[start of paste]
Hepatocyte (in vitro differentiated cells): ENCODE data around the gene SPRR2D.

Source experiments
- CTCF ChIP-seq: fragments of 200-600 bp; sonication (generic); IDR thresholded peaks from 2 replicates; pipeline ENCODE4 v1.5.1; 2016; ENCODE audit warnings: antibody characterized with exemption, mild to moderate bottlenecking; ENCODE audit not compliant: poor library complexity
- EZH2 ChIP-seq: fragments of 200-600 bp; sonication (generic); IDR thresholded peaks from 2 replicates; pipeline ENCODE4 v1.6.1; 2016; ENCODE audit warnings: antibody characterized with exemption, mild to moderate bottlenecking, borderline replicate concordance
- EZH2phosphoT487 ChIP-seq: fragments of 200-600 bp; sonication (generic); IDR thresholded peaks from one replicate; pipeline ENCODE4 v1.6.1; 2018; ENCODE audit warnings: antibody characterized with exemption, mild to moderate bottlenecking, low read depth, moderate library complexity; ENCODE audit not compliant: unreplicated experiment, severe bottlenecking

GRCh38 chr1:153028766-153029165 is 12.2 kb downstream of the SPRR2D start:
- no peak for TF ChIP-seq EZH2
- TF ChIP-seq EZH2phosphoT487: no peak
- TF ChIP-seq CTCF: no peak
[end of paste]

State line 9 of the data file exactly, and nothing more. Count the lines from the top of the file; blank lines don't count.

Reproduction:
- TF ChIP-seq CTCF: no peak